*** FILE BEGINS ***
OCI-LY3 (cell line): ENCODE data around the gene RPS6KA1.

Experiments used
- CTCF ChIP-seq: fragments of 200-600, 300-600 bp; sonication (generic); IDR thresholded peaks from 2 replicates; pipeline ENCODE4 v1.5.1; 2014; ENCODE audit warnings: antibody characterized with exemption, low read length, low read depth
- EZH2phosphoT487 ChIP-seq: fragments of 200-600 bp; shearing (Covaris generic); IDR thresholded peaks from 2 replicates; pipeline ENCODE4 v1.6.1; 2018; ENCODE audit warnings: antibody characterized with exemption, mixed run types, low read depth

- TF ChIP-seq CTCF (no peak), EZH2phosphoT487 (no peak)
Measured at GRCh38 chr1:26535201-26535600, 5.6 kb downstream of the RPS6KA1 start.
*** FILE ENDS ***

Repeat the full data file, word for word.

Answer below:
OCI-LY3 (cell line): ENCODE data around the gene RPS6KA1.

Experiments used
- CTCF ChIP-seq: fragments of 200-600, 300-600 bp; sonication (generic); IDR thresholded peaks from 2 replicates; pipeline ENCODE4 v1.5.1; 2014; ENCODE audit warnings: antibody characterized with exemption, low read length, low read depth
- EZH2phosphoT487 ChIP-seq: fragments of 200-600 bp; shearing (Covaris generic); IDR thresholded peaks from 2 replicates; pipeline ENCODE4 v1.6.1; 2018; ENCODE audit warnings: antibody characterized with exemption, mixed run types, low read depth

- TF ChIP-seq CTCF (no peak), EZH2phosphoT487 (no peak)
Measured at GRCh38 chr1:26535201-26535600, 5.6 kb downstream of the RPS6KA1 start.